The entire court agreed with that sentiment. Mr. Justice Cromwell stated:

On the issue of fundamental breach in relation to exclusion clauses, my view is that the time has come to lay this doctrine to rest, as Dickson C.J. was inclined to do more than 20 years ago.

The Supreme Court in Tercon openly recognizes the tensions hiding within the doctrine of fundamental breach but gives greater credit to freedom of contract, finding that “there is nothing inherently unreasonable about exclusion clauses” and that there is “a public interest in leaving knowledgeable parties free to order their own commercial affairs.” The Court’s three stage test seeks to find a balance of the competing policy interests.

The first stage is to interpret the no-claims clause to decide if it applies to the circumstances of the breach as established by the evidence. If the clause does not apply there is no need to proceed further.

The second stage is to determine if the no-claims clause was unconscionable at the time the contract was made, as might arise from situations of unequal bargaining power between parties to a consumer contract.

The third stage is to determine if there is any overriding public policy reason not to enforce the no-claims clause.

What does Tercon mean for the future of no-claims clauses? For starters:

  • Parties in litigation involving a no-claims clause will no longer have to fight about whether or not a given breach was a fundamental breach, but they will still fight over the correct interpretation and application of the clause in issue. This will provide fertile ground for disagreement as Tercon illustrates so well. Although the Supreme Court agreed on how to analyze the contract, they split on the proper interpretation with 5 Justices concluding that the no-claims clause was not enforceable and 4 Justices concluding that it was.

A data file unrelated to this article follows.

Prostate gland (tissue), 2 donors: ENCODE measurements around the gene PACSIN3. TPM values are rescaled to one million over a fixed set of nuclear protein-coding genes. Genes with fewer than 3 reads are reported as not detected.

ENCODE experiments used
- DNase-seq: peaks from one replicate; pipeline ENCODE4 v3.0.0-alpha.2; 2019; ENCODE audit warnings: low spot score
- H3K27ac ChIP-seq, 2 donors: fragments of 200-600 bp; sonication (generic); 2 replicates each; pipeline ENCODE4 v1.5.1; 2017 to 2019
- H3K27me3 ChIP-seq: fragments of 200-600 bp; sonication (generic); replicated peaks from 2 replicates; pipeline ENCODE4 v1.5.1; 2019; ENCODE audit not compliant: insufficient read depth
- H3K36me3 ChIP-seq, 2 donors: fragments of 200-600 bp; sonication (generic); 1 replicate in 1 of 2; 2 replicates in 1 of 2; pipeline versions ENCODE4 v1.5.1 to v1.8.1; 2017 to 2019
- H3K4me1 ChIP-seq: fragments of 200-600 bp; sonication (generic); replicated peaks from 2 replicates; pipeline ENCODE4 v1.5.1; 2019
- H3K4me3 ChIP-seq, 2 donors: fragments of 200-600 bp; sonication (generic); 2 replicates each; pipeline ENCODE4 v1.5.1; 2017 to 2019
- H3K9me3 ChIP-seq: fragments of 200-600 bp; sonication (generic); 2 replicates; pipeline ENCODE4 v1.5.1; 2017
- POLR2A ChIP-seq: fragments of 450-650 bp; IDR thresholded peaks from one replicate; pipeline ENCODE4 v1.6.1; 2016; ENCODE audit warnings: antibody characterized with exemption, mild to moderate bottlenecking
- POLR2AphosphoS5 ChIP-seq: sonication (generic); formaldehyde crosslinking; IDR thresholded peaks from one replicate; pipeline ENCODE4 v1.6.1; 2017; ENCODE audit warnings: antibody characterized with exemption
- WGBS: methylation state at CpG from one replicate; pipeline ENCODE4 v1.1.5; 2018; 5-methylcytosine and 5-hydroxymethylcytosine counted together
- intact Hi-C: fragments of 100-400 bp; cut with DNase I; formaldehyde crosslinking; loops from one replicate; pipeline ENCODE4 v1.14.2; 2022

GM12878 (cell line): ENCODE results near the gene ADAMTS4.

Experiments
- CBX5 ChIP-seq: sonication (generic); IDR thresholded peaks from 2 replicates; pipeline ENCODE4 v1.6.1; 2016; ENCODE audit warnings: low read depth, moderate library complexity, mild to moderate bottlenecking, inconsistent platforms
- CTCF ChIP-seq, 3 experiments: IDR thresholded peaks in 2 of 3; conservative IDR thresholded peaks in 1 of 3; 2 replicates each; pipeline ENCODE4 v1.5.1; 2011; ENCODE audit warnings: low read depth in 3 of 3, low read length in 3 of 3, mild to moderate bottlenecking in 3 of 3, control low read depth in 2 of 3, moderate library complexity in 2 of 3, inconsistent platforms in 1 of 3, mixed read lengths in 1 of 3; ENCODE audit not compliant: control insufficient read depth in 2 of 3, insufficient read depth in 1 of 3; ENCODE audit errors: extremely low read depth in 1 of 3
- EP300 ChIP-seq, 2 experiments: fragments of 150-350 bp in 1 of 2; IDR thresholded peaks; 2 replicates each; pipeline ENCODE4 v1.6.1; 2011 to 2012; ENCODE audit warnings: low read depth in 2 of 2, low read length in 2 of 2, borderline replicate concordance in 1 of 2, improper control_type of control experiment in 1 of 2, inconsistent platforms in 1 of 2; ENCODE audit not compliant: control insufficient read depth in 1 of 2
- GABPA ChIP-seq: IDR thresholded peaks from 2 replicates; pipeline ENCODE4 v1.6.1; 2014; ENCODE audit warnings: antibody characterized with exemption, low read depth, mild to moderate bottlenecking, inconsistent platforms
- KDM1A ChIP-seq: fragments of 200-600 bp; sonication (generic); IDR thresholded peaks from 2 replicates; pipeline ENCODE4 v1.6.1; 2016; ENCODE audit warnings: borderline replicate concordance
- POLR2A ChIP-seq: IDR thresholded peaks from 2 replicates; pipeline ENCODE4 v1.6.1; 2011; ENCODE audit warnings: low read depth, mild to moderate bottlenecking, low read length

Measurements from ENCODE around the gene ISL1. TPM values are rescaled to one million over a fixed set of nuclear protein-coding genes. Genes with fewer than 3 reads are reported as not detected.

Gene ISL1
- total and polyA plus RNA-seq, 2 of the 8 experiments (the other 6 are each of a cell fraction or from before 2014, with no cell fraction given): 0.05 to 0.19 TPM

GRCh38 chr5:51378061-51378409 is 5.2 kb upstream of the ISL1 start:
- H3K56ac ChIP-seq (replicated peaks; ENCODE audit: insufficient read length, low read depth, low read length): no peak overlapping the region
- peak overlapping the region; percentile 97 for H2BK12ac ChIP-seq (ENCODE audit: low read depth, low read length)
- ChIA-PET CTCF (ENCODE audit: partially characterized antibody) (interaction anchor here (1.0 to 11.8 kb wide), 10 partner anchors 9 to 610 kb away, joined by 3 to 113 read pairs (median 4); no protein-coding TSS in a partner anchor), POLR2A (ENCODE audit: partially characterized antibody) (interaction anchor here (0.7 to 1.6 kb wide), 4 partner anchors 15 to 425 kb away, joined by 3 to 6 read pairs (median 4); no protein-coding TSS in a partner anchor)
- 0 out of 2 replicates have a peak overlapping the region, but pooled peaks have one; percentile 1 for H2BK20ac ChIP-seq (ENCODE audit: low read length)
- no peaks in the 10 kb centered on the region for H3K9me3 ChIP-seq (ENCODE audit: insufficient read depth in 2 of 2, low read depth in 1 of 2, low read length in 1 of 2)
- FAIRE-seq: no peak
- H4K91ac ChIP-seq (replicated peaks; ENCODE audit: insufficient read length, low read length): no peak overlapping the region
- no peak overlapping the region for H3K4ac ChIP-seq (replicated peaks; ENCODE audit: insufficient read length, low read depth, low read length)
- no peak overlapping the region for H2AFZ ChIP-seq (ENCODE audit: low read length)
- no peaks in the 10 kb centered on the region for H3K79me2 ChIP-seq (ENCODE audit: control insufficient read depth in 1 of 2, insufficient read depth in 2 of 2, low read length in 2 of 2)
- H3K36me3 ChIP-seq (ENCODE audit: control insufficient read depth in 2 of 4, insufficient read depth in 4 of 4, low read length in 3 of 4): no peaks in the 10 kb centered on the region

• Contract drafters must continue to draft with precision as to the types of liability they intend to limit by a no-claims clause since the courts will carefully scrutinize the wording used; 
  • No-claims clauses in contracts negotiated between sophisticated parties will ordinarily be enforced according to their terms; 
  • No-claims clauses in “David and Goliath” consumer contracts may be enforced according to their terms but the “Goliath” seeking to rely on the clause should be prepared to show that “David” understood and accepted what he was signing so as to rebut assertions of unconscionability; 
  • Establishing that a no-claims clause should not be enforced for public policy reasons will be difficult because the public policy reason must outweigh “the very strong public interest in the enforcement of contracts.” An example is the recognized policy condemning fraud or criminality in commercial contracts.

In the Tercon decision the Supreme Court has stated unanimously and clearly that the time has come to lay the doctrine to rest. It remains to be seen whether the coffin will stay shut or whether the doctrine will rise up yet again.